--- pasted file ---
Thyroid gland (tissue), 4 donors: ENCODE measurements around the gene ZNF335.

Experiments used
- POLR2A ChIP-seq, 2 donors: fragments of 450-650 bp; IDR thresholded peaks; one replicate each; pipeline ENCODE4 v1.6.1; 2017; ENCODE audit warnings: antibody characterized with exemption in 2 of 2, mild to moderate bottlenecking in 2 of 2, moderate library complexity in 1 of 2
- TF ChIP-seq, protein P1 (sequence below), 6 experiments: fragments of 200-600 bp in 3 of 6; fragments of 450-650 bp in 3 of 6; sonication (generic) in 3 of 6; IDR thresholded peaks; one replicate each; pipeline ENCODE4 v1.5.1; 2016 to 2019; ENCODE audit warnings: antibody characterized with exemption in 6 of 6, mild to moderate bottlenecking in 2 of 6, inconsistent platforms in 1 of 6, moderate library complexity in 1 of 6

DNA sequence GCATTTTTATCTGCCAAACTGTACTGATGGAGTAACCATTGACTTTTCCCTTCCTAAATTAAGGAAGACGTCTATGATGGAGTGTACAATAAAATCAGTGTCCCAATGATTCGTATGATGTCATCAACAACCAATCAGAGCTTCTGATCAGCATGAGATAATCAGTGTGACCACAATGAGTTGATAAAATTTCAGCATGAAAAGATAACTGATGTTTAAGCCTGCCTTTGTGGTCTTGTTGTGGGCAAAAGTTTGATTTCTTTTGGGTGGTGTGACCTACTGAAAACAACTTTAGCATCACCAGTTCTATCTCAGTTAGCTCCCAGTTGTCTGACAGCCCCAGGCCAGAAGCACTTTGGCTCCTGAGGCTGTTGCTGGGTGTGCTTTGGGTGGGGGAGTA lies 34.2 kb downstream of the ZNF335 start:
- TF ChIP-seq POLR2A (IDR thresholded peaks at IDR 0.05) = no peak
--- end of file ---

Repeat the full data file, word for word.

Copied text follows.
Thyroid gland (tissue), 4 donors: ENCODE measurements around the gene ZNF335.

Experiments used
- POLR2A ChIP-seq, 2 donors: fragments of 450-650 bp; IDR thresholded peaks; one replicate each; pipeline ENCODE4 v1.6.1; 2017; ENCODE audit warnings: antibody characterized with exemption in 2 of 2, mild to moderate bottlenecking in 2 of 2, moderate library complexity in 1 of 2
- TF ChIP-seq, protein P1 (sequence below), 6 experiments: fragments of 200-600 bp in 3 of 6; fragments of 450-650 bp in 3 of 6; sonication (generic) in 3 of 6; IDR thresholded peaks; one replicate each; pipeline ENCODE4 v1.5.1; 2016 to 2019; ENCODE audit warnings: antibody characterized with exemption in 6 of 6, mild to moderate bottlenecking in 2 of 6, inconsistent platforms in 1 of 6, moderate library complexity in 1 of 6

DNA sequence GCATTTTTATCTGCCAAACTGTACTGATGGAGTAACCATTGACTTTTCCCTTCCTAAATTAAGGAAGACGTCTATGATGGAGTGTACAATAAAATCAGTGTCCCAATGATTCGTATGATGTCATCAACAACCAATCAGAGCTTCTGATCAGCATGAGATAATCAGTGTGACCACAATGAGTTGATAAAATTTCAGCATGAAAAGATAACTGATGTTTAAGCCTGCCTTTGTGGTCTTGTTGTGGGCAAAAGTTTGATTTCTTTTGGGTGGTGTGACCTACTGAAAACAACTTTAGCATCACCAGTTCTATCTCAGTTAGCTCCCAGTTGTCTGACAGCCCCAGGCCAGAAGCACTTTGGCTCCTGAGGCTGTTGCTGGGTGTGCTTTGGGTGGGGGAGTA lies 34.2 kb downstream of the ZNF335 start:
- TF ChIP-seq POLR2A (IDR thresholded peaks at IDR 0.05) = no peak